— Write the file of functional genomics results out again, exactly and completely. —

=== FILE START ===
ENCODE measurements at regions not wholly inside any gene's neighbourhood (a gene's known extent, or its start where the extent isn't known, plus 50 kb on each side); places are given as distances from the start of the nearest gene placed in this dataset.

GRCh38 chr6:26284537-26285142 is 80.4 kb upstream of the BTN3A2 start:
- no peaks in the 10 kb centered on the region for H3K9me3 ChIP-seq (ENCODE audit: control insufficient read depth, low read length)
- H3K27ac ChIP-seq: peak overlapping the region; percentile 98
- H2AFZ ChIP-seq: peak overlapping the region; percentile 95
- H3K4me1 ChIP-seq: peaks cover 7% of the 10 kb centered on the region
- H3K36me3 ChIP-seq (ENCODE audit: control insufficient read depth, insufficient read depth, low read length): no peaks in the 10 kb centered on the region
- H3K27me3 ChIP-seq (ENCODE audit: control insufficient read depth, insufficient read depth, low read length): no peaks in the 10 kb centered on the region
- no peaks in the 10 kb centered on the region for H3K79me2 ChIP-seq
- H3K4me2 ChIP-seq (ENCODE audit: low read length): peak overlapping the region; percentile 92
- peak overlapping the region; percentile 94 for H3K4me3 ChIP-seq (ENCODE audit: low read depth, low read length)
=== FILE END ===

ENCODE measurements at regions not wholly inside any gene's neighbourhood (a gene's known extent, or its start where the extent isn't known, plus 50 kb on each side); places are given as distances from the start of the nearest gene placed in this dataset.

GRCh38 chr6:26284537-26285142 is 80.4 kb upstream of the BTN3A2 start:
- no peaks in the 10 kb centered on the region for H3K9me3 ChIP-seq (ENCODE audit: control insufficient read depth, low read length)
- H3K27ac ChIP-seq: peak overlapping the region; percentile 98
- H2AFZ ChIP-seq: peak overlapping the region; percentile 95
- H3K4me1 ChIP-seq: peaks cover 7% of the 10 kb centered on the region
- H3K36me3 ChIP-seq (ENCODE audit: control insufficient read depth, insufficient read depth, low read length): no peaks in the 10 kb centered on the region
- H3K27me3 ChIP-seq (ENCODE audit: control insufficient read depth, insufficient read depth, low read length): no peaks in the 10 kb centered on the region
- no peaks in the 10 kb centered on the region for H3K79me2 ChIP-seq
- H3K4me2 ChIP-seq (ENCODE audit: low read length): peak overlapping the region; percentile 92
- peak overlapping the region; percentile 94 for H3K4me3 ChIP-seq (ENCODE audit: low read depth, low read length)